Baking Power | Pie Recipes to Savor

At a gathering for Martin Luther King Jr. Day, pie brings comfort and purpose.

By Yankee Magazine

Dec 03 2020

Photo Credit : Mark Weinberg | Food Styling by Kaitlin Wayne | Prop Styling by Veronica Olson

By Nadine Nelson

On a chilly winter morning,students from Common Ground—a high school, urban farm, and environmental education center in New Haven, Connecticut—enter the campus’s teaching kitchen toting baskets of fresh eggs, carrots, kale, garlic, onions, and other goodies that they’ve raised over the past five months. They’re here to bake as part of the Peace Through Pie project, a national nonprofit that engages communities through group baking events. The funds raised from today’s efforts will be donated to the Institute Library, the city’s oldest membership library, to support its charter mission of “mutual assistance in the attainment of useful knowledge.” As the event’s producer, I’m supervising the drop-off and sorting donated food from Yale University’s dining halls and Haven’s Harvest, a food recovery program.

We work our way through pounds of hearty winter greens, root vegetables, onions, cheeses, and apples. Once the ingredients are organized, we bring all hands on deck to bake a global array of tarts, pies, samosas, quiches, and spanakopitas. Many of the students are first-time bakers, but this afternoon of shared labor allows them to bring their produce from farm to table.

From left: Winter Root Vegetable Cheese Tart, Vegetarian Samosa-Style Potpies, Pear Cranberry Cheddar Pie with Hazelnut Crumble, Puerto Rican–Style Shepherd’s Pie, and Civil Rights Spice Sweet Potato Pie.
Photo Credit : Mark Weinberg | Food styling by Kaitlin Wayne | Prop styling by Veronica Olson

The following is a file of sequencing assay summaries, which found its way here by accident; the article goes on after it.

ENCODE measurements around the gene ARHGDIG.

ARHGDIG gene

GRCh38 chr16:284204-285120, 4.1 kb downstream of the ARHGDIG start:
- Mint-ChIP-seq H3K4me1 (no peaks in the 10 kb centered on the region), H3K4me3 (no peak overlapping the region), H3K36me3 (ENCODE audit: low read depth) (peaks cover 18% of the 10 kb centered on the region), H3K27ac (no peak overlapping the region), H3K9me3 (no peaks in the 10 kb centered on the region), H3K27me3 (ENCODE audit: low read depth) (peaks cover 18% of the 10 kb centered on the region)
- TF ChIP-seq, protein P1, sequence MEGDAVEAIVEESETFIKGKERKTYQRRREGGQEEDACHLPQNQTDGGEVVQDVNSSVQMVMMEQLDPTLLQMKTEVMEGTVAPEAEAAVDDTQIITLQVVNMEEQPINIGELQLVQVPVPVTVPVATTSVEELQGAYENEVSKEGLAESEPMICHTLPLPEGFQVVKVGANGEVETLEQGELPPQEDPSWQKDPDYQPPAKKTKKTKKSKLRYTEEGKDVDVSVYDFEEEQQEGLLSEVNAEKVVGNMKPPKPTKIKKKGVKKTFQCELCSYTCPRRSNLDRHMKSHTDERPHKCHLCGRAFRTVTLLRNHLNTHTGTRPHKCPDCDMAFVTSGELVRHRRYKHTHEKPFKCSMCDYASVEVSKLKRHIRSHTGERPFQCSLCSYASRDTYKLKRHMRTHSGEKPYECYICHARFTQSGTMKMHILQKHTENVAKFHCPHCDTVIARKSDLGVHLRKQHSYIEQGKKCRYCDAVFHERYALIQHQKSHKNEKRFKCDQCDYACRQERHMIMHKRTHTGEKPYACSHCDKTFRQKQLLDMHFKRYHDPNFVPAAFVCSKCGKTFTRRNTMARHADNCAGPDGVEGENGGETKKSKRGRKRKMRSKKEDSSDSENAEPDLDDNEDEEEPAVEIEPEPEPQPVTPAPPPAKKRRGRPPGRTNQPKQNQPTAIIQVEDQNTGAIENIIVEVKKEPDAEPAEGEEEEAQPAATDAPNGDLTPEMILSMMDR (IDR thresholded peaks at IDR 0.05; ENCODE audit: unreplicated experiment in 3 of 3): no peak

The idea of pie fund-raisers isn’t new, nor is community baking. In the 1950s, the civil rights activist Georgia Gilmore helped organize a group of local bakers in Montgomery, Alabama, into the “Club from Nowhere,” which sold pound cake and sweet potato pie to pay transportation costs for workers during the 1955–1956 bus boycott.

In 1995, an Austin, Texas–based artist and activist named Luanne Stovall was brainstorming interactive ways to celebrate the Martin Luther King Jr. holiday. She imagined a shared feast in the style of Thanksgiving, and when she remembered that Dr. King’s favorite dessert was pecan pie, Peace Through Pie was born.

On the day of our bake sale, volunteers hang handmade snowflakes from the library’s ceiling, drape vintage white lace tablecloths over an oversize mahogany table, and lay out white platters and pie stands filled with pies and tarts. We open the doors to the public, and soon our guests are milling around, exchanging recipes, sharing food traditions, and, most important, enjoying delicious food.

The template for Peace Through Pie is flexible, but the goal is consistent: to use the power of food as a way to connect us to each other, to share our legacies, and to enhance our communal well-being. Whether you want to create your own Peace Through Pie event or just bake for friends and family, I’ve created five recipes that are easy to make and versatile enough to be filled with what is seasonal and on hand.

Get the Recipes:

Vegetarian Samosa-Style Potpies

Winter Root Vegetable Cheese Tart

Puerto Rican-Style Shepherd’s Pie

Pear Cranberry Cheddar Pie with Hazelnut Crumble

Civil Rights Spiced Sweet Potato Pie

Peace Through Pie is a nonprofit that partners with schools, organizations, and communities to promote peace and cultivate the skills of peacemakers. For more information, go to